Clemson prepares to embrace the stage against Notre Dame

Mike Vorel
South Bend Tribune

Notre Dame might as well be Louisville, Appalachian State or Wofford.

At least, that’s what Dabo Swinney is telling his team.

Admittedly, Saturday night’s clash between No. 6 Notre Dame and No. 12 Clemson is enveloped in a circus-like chaos, as College GameDay rolls into Death Valley and brings excessive helpings of anticipation, playoff implications and sign-toting fans along for the ride.

Swinney’s job, as it has been each week during his tenure as Clemson’s head coach, is to peel away the unnecessary layers that distract from the challenge at hand. In turn, Clemson’s opponent — in this case, the program with the highest winning percentage in college football history — is reduced to a nameless, faceless, thoroughly anonymous foe.

No golden dome. No rich tradition. No blue and gold, and sometimes, green.

Just the next hunk of meat heaved into the Tigers’ cage.

“The message isn’t any different than it was for Appalachian State or Wofford or Louisville,” Swinney said. “It’s about Clemson. It’s about us preparing. We just don’t really change what we do. We believe in how we prepare, and you don’t all of a sudden start practicing different because we’re playing Notre Dame.

“Our job is to get ready to play the game. Let’s let all of that other stuff stay outside of our box, if you will.”

Judging by his comments, Clemson quarterback Deshaun Watson’s focus remains squarely inside the box. Despite the opponent, or the significant hype surrounding his eye-opening freshman season, Watson toed the company line.

What the coach said, the quarterback echoed.

“Of course, people are going to be jacked up and excited,” Watson said. “But the mindset and mentality is no different. The motto doesn’t change for our program. It doesn’t matter who we play. It’s how we play.”

That mentality has yielded a string of positive results, particularly at home. Since Swinney grabbed the reins midway through the 2008 season, Clemson is 41-6 in Death Valley. The Tigers have won 11 consecutive home games, dating back to a 51-14 drubbing at the hands of eventual national champion Florida State on Oct. 19, 2013.

A consistent approach, in this case, has produced consistent success.

“It starts with winning at home,” Swinney said. “Our guys have taken great pride, there’s no question about it. Death Valley has become a very difficult place for people to come in and win.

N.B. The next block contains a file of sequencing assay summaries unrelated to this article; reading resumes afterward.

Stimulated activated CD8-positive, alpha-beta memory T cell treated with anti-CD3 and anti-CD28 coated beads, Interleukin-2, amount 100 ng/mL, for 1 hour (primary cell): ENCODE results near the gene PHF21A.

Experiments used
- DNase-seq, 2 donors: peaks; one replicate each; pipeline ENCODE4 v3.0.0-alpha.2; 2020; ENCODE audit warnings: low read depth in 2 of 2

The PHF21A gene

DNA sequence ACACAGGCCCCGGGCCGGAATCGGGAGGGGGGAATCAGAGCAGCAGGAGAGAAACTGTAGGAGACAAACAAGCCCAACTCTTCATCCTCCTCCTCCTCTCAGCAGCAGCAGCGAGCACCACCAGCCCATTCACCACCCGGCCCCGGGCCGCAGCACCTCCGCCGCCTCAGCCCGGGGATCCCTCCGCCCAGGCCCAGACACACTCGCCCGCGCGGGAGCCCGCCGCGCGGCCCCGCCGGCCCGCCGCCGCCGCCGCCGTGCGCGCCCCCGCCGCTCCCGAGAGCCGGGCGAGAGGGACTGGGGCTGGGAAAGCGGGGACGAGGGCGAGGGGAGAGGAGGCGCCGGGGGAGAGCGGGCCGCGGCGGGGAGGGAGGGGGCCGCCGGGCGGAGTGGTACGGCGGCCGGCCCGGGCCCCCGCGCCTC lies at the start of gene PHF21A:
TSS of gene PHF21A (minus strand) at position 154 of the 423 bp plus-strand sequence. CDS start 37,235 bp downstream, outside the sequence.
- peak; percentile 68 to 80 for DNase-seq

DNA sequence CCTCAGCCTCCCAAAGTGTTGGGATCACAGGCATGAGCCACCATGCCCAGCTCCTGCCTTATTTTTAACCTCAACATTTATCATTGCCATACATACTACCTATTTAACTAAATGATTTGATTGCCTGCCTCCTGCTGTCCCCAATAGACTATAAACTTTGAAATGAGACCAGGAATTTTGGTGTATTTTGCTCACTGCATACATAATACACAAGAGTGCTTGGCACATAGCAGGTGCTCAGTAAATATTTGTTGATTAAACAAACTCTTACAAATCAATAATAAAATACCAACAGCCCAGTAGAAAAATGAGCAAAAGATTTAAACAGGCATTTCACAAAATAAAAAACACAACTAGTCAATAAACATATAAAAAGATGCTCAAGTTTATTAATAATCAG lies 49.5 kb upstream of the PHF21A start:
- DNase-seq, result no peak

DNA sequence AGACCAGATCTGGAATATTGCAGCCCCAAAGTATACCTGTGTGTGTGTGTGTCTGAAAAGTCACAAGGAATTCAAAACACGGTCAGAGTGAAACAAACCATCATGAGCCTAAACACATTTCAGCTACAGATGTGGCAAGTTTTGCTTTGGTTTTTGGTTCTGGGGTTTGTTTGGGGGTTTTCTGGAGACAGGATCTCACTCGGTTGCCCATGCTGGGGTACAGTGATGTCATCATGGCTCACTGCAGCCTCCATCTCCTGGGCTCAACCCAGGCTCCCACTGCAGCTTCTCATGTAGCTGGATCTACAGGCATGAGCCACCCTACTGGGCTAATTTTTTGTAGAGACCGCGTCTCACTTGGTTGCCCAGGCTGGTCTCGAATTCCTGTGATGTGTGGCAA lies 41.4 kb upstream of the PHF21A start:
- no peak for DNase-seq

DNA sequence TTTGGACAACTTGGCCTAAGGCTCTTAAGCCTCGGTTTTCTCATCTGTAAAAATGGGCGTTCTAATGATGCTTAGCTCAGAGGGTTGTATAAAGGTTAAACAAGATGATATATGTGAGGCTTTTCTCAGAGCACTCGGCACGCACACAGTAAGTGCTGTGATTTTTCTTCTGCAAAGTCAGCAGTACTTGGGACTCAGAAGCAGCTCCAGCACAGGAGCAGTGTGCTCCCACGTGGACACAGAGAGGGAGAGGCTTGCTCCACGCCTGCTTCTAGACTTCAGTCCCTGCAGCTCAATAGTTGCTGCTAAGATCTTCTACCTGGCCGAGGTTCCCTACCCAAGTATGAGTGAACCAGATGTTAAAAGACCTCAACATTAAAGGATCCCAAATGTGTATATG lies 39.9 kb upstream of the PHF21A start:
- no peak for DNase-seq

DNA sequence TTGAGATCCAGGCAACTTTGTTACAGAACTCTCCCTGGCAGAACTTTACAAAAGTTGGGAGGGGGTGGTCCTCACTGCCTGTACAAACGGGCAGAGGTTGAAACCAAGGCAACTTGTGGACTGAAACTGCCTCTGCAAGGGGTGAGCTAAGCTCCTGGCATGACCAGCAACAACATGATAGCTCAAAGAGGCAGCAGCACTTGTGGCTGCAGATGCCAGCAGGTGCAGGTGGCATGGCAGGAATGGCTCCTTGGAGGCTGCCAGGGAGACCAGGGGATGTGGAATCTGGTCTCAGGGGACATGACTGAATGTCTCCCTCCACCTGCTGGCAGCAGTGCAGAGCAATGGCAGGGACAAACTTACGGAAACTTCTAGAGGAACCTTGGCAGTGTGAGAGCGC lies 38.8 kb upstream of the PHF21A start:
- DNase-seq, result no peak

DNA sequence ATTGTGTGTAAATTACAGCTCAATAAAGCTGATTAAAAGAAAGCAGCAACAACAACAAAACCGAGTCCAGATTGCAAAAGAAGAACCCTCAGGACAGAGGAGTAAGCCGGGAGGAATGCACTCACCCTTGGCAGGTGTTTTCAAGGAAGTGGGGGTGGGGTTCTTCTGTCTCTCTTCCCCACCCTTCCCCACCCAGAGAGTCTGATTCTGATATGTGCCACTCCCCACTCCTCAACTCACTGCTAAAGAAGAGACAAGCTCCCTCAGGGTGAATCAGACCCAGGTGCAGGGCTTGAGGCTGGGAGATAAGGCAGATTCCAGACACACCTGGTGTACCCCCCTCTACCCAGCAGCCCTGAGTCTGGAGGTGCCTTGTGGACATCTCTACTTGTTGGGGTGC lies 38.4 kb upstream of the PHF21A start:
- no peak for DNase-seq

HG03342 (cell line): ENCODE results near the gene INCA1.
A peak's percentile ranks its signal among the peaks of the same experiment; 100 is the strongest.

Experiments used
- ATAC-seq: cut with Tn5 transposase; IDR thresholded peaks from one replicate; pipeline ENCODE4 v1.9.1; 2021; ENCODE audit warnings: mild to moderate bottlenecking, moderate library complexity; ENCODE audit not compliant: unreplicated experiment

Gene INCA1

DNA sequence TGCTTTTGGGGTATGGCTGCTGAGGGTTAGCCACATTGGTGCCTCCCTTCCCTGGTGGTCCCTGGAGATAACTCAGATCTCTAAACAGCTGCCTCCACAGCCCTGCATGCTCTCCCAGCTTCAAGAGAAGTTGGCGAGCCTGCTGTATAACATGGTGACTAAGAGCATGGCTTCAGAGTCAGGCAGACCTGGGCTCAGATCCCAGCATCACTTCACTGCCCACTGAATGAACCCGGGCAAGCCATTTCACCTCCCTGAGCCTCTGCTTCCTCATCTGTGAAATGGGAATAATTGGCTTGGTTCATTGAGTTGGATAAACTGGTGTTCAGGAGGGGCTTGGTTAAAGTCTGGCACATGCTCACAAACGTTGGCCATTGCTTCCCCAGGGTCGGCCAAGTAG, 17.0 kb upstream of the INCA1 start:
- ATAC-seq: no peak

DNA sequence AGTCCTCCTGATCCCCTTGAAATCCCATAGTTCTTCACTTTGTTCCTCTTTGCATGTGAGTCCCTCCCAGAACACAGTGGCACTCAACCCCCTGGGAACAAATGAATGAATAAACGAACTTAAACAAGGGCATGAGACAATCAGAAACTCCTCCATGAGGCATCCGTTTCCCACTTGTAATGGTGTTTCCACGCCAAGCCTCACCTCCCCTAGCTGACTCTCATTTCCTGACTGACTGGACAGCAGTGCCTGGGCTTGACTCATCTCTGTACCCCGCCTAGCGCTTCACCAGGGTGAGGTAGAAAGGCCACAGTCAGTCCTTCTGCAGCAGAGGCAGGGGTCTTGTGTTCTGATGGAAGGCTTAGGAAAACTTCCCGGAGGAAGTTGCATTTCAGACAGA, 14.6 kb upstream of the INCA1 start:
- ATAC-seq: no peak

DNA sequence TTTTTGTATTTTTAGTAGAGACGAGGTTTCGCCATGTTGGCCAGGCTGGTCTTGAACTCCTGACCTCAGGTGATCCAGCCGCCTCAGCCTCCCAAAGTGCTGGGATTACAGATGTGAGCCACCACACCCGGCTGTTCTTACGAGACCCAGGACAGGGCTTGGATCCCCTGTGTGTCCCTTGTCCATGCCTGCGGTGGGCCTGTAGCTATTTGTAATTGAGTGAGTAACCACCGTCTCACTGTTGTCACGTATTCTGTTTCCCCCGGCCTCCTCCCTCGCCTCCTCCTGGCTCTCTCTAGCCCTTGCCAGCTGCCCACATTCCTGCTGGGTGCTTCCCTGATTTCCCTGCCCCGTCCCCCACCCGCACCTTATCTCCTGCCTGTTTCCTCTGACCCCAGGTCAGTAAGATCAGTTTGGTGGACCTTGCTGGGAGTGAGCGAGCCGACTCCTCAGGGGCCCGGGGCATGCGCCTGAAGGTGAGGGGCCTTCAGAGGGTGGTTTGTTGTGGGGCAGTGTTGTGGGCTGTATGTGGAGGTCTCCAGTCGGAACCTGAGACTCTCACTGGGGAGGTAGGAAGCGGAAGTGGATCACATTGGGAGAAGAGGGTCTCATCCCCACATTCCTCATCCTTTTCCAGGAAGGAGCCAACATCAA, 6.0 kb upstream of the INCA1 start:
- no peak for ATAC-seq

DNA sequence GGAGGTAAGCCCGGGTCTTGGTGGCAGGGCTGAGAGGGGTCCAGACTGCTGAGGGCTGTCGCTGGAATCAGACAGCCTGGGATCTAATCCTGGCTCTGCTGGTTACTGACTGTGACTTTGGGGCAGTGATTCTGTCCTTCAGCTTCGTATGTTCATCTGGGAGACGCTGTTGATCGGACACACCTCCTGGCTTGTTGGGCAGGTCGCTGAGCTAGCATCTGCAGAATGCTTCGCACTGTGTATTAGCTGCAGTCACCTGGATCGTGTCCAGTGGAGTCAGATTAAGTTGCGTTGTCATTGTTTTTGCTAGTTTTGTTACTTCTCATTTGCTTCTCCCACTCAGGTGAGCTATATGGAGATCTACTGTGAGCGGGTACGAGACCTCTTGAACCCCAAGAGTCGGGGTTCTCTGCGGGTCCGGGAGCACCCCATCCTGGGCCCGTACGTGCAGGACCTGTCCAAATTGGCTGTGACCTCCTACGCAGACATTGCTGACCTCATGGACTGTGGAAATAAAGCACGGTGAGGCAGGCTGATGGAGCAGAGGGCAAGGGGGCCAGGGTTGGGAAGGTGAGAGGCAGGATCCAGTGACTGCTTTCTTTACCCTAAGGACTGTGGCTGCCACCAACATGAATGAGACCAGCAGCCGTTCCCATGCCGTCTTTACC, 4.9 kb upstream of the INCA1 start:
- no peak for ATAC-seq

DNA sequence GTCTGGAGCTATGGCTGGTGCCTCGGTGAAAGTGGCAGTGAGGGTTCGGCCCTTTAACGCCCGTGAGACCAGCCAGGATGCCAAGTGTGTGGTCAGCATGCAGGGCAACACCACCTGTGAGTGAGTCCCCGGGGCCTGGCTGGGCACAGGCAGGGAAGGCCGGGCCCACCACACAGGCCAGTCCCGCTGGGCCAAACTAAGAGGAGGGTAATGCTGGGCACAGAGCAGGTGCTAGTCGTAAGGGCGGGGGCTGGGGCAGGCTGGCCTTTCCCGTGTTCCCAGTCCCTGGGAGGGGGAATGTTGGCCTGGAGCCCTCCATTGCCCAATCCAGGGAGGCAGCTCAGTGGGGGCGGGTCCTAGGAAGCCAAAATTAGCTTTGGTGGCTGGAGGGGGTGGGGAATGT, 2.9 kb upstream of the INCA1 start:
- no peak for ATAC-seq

“We certainly can get beat. Any time you go out there you have a chance to get beat, especially when you play great teams. But our guys have played a lot of great teams, and they’ve done a great job of just being consistent week-in, week-out. That’s what I’m most proud of with our program.”

Notre Dame may be just another great team, but this isn’t just another weekend. Saturday’s game, though it flies in the face of every cliché Swinney has ever spouted, is different. Notre Dame’s weekly Showtime series speaks to that, as does the oversized mascot heads hiding under the table next to Lee Corso’s chair.

Can Clemson embrace the traveling circus, while simultaneously keeping distractions “outside the box”?

Swinney will find out on Saturday.

“There’s 120-something Division I schools out there, and GameDay chooses to come to your place,” he said. “I just think that’s a huge positive. I don’t see a negative in it. I think it’s great.

“It’s great exposure for our university and certainly our program. Everybody wants to have an opportunity to compete in games like this. You’re talking about Notre Dame. This is the winningest program in the history of football. It’s just an awesome opportunity.

“They’re all big, but some games bring an extra pizzazz with ‘em, if you will. Some outside things come along with it besides your normal preparation. Certainly, this game brings that, but we’ll embrace it and have fun with it and get ready to go play.”


Twitter: @mikevorel

Clemson head coach Dabo Swinney runs down the hill before the start of an NCAA college football game against Appalachian State Saturday, Sept. 12, 2015, in Clemson, S.C. (AP Photo/Richard Shiro)